Elysium Theatre Company and Queen's Hall Arts Centre, Hexham
The Empty Space, Media City, Salford
Playland features characters whose lives have turned sour as they obsess over past mistakes. Director Jake Murray sets a mood of disappointment from the beginning. Audiences enter past signs promising exciting fairground rides only to find, within the theatre, they are in the armpit of the funfair with dustbins, oil drums and other debris; including the two central characters.
During the 1970s and 1980s, the political powers sponsored a proxy war in Africa. The Soviet Union supported various black African liberation movements while the US and UK sent weapons and funds to white South Africa. The conflict, known as The Border War, took place in Angola and Nambia. A complete media blackout ensured many South Africans remain unaware of the atrocities committed and soldiers took a vow of silence.
On New Year’s Eve 1989, two years before the end of the Apartheid regime, former soldier Gideon Le Roux (Danny Solomon) wanders into the funfair called Playland. Gideon suffers from what we now recognise as post-traumatic stress disorder and is desperate for distraction after a terrible year. Guard and odd job man Martinus Zoeloe (Faz Singhateh) just wants to be alone to read his Bible and brood on the grudge he has held for years but Gideon keeps returning; raising the question of what he really wants and if the two men can help each other find peace.
Jake Murray develops a fine sense of time and place. As the characters sit with the audience at the start of the play, it is apparent we could be either of them. Danny Solomon’s garish clothing, like someone out of Miami Vice with jacket sleeves rolled back and wearing no socks, makes clear we are in the 1980s. It seems appropriate, as Apartheid reaches its twilight, that shabby oilcloth represents the famous red sand of South Africa.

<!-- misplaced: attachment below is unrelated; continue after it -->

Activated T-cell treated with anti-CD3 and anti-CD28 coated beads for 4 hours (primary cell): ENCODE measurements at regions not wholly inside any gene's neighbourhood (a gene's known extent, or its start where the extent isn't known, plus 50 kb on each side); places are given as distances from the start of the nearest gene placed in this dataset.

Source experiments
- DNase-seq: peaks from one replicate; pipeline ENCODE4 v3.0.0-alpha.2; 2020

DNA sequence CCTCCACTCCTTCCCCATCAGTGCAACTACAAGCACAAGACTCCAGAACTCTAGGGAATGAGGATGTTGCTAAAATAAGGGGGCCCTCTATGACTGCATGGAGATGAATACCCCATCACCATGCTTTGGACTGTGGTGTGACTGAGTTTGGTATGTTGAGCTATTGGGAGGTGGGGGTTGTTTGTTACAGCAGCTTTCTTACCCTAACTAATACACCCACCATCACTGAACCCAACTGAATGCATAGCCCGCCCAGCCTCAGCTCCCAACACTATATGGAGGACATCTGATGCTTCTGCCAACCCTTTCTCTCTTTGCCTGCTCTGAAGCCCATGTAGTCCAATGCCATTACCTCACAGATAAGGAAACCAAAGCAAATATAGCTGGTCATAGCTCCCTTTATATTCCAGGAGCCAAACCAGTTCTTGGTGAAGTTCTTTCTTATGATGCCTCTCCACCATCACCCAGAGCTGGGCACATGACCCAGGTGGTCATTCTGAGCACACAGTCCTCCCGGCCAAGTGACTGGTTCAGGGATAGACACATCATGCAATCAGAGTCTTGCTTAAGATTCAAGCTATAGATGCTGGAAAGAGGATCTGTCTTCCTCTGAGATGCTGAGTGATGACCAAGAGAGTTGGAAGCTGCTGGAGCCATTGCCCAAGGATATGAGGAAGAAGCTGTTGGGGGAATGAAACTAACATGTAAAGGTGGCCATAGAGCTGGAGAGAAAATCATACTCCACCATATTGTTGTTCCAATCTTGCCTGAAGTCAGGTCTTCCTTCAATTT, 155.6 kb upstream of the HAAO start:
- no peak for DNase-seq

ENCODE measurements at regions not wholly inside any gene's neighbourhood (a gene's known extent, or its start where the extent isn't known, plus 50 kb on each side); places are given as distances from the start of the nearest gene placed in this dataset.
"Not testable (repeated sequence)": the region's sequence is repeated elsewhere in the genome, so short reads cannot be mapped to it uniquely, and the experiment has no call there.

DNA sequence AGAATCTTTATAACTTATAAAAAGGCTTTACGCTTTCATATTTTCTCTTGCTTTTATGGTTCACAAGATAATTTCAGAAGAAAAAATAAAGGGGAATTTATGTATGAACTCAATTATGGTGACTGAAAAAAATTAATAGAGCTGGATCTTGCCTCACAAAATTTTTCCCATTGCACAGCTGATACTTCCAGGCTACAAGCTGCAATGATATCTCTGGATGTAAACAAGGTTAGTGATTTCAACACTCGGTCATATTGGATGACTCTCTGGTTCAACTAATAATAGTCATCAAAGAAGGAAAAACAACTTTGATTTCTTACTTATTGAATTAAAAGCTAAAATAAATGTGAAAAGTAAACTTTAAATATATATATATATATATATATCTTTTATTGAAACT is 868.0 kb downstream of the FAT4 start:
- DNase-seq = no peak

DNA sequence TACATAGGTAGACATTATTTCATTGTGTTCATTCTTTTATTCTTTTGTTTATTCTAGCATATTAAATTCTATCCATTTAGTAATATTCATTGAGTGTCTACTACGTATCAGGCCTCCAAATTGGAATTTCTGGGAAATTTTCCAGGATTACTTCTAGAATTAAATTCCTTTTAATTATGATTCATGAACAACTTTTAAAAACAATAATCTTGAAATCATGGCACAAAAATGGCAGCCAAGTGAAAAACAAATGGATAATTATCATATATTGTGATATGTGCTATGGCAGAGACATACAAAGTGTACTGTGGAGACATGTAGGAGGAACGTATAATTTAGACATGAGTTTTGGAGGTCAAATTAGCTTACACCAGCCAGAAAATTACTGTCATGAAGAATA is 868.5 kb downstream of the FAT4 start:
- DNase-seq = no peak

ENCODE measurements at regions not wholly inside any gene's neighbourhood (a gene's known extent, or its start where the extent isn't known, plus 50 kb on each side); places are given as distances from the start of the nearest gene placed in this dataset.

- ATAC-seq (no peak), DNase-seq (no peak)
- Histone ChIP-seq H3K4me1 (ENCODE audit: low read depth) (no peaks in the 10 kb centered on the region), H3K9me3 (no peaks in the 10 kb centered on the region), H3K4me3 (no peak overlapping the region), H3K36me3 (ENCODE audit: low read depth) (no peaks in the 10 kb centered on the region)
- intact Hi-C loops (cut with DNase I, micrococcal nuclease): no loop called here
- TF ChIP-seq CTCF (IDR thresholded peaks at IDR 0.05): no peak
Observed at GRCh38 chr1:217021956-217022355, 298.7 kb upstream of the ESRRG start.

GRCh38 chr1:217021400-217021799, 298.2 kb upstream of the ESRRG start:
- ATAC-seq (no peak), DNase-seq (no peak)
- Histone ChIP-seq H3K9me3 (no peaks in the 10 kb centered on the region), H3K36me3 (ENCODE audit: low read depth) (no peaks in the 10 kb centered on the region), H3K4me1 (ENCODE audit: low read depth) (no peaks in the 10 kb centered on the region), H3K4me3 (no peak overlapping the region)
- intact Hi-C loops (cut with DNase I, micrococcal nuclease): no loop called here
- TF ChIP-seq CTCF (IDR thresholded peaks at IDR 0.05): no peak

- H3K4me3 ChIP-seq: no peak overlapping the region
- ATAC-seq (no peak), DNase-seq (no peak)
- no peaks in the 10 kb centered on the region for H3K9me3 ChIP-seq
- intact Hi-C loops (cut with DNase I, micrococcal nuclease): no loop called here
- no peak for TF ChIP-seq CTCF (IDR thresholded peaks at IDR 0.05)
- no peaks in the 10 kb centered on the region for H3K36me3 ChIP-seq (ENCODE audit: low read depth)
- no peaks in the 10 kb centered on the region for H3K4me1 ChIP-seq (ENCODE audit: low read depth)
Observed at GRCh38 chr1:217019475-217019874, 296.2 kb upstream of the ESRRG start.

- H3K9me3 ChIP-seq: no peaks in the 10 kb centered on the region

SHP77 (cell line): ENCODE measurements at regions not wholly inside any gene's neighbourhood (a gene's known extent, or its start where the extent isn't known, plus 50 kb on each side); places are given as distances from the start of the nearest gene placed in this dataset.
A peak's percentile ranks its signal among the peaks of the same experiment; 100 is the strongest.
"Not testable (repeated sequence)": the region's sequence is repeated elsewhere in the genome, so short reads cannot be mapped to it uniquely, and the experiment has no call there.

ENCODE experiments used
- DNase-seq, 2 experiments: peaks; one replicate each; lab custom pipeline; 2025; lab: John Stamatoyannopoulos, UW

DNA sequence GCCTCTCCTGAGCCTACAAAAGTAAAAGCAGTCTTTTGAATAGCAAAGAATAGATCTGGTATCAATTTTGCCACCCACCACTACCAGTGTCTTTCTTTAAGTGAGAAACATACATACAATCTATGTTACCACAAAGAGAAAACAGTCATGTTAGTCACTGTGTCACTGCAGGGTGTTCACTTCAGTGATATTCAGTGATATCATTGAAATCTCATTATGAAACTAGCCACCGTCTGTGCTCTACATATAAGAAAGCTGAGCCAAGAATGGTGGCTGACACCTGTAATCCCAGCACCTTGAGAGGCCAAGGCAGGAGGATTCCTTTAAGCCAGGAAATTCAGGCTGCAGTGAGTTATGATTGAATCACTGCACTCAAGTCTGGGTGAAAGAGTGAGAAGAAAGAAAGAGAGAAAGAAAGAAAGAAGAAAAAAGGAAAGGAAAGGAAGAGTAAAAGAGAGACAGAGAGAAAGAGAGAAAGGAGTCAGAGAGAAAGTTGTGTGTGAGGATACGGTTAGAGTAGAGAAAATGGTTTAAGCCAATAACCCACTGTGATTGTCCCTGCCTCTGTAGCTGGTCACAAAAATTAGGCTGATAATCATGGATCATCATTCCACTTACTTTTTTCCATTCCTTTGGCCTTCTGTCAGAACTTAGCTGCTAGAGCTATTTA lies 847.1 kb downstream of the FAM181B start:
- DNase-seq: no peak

Some of the imagery in Athol Fugard’s play seems clumsy. The end of Apartheid is approaching and the play occurs at New Year—a time of change. The fairground as a metaphor for Apartheid—black people cleaning up while white folks enjoy themselves—is a bit obvious. However, Fugard is more interested in issues that are difficult to resolve or even acknowledge. Progress, it is suggested, can never be possible unless we are able to face our own guilt and forgive ourselves or if those who have been wronged can put aside their grievances.
Both of the characters are haunted by past events that will not let them move on—they are sunk in self-loathing or nursing hatred for past injustice. This leads to a pair of excellent but contrasting performances. Danny Solomon, making his third appearance in Manchester this year, opens as a jittery, flamboyant irritant and it is only in small points, like trembling hands, that the sense of deeper problems are apparent. Solomon presents Le Roux as someone unable to articulate his guilt and able, therefore, to seek redemption only through self-destruction. Le Roux’s efforts to provoke Martinus to violence by screaming racial slurs are painful to watch.
Faced with such a whirlwind performance, Faz Singhateh sensibly goes in the opposite direction with an understated interpretation of Martinus Zoeloe. Singhateh is dignified and judgemental looking down on the annoying intruder to his place of work. Singhateh delivers Martinus’s revelations in a grudging, resentful manner making clear just how difficult it will be to achieve reconciliation. It is obvious Martinus knows his actions are wrong but the hurt he has suffered is so great he is able to justify refusing forgiveness.
Elysium Theatre Company has a reputation for presenting lesser-known plays and Playland makes a fine addition to their list of achievements.
Reviewer: David Cunningham